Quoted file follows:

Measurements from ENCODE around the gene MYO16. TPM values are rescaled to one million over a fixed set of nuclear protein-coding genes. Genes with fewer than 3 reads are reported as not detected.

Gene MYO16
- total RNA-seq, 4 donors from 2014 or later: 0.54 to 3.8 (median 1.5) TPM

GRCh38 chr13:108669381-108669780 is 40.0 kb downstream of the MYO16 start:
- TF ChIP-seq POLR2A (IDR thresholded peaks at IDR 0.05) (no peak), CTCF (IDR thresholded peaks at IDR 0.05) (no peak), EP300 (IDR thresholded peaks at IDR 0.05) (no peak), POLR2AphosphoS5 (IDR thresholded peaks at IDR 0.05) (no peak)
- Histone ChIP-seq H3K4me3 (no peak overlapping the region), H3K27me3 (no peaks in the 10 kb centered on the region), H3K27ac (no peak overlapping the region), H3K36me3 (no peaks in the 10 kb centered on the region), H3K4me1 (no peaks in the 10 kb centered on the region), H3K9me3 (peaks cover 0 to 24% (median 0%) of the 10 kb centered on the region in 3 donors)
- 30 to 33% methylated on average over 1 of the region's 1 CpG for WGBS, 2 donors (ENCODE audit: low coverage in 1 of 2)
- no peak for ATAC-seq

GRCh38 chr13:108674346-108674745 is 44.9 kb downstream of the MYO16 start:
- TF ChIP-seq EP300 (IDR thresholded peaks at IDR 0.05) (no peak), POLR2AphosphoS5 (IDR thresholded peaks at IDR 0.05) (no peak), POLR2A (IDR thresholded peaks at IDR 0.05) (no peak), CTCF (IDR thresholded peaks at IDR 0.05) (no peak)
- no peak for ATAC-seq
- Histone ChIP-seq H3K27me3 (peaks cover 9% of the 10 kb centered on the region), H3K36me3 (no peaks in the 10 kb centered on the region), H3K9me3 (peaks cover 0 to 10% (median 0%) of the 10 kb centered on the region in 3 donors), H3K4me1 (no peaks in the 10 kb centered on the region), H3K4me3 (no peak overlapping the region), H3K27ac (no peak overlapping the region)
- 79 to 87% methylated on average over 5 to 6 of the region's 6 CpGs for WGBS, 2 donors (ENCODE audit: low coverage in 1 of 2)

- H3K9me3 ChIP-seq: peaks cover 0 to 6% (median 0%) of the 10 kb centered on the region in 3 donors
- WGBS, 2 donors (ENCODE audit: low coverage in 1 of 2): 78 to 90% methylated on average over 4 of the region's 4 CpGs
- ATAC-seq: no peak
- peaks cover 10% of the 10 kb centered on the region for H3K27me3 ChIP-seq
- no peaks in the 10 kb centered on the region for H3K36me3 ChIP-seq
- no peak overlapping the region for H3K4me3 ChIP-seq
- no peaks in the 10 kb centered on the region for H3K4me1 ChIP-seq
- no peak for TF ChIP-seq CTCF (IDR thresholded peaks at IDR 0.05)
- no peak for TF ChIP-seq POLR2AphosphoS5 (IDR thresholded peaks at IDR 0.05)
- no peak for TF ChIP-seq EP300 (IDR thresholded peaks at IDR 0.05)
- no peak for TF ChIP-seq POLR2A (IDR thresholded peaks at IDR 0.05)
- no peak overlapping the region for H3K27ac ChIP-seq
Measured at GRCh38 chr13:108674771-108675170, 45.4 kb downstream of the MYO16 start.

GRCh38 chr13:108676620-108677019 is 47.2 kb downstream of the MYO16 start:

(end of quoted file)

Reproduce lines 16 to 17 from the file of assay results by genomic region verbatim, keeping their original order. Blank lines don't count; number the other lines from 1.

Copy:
- ATAC-seq: no peak
- peaks cover 10% of the 10 kb centered on the region for H3K27me3 ChIP-seq